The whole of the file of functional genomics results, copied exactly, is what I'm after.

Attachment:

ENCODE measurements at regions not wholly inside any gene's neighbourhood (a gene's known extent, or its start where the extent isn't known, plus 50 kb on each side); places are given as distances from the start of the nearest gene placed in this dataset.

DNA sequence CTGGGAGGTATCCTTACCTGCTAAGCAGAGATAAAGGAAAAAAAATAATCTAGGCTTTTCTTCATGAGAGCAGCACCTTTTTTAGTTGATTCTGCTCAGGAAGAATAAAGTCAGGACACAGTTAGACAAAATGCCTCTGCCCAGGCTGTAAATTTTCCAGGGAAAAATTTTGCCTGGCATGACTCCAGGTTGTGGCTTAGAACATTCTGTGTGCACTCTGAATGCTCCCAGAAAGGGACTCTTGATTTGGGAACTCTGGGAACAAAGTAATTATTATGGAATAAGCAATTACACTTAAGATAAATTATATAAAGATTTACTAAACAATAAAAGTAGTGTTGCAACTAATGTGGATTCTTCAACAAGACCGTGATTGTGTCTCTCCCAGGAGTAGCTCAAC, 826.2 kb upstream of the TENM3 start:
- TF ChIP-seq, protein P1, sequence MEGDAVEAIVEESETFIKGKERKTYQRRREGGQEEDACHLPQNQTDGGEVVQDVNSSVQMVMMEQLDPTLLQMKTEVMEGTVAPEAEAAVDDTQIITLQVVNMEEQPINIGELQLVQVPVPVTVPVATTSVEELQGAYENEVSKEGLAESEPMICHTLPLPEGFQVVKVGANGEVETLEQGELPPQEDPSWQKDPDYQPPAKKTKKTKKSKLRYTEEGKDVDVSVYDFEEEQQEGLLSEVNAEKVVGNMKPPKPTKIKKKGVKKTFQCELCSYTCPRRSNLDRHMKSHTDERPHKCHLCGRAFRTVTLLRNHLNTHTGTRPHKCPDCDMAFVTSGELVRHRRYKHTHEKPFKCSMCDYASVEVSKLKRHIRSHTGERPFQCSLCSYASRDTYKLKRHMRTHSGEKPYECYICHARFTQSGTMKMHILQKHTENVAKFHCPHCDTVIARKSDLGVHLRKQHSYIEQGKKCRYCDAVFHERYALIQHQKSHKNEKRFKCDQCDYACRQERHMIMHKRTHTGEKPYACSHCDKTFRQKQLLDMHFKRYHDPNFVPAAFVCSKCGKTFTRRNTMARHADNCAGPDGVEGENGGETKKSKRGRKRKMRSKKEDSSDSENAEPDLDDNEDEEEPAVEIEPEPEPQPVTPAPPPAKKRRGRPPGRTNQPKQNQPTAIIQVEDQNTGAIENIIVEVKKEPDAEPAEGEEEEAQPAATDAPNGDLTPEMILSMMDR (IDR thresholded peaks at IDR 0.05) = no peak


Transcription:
ENCODE measurements at regions not wholly inside any gene's neighbourhood (a gene's known extent, or its start where the extent isn't known, plus 50 kb on each side); places are given as distances from the start of the nearest gene placed in this dataset.

DNA sequence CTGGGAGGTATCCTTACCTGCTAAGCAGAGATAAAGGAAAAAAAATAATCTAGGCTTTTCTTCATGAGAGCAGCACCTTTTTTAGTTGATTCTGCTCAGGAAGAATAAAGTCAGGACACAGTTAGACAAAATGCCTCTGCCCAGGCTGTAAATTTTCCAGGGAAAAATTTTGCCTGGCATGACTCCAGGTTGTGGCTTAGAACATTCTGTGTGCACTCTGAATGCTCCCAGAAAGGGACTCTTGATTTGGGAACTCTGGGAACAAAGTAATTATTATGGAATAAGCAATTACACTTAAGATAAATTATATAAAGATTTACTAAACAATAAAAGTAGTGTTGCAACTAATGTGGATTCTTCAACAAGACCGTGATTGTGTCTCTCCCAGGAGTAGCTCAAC, 826.2 kb upstream of the TENM3 start:
- TF ChIP-seq, protein P1, sequence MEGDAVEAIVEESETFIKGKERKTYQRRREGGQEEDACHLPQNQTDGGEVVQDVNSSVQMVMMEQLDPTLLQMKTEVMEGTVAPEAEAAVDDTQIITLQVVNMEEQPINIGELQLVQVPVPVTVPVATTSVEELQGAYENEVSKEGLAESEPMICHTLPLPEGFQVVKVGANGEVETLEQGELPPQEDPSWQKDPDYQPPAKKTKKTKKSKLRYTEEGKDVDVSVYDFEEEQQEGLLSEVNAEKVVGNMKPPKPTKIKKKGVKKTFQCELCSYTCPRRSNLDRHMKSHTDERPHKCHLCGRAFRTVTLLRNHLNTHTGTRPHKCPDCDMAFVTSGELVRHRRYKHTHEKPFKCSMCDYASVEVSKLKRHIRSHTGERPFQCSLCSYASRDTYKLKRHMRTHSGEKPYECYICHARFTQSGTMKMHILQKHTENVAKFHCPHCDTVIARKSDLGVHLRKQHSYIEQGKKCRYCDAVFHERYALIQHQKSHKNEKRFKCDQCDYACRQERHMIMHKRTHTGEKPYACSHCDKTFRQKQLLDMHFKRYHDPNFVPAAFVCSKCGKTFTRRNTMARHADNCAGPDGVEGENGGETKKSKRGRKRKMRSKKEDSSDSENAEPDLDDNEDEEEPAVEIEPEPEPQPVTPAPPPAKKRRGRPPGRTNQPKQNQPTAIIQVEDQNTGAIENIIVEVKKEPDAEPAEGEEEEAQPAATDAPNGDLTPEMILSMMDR (IDR thresholded peaks at IDR 0.05) = no peak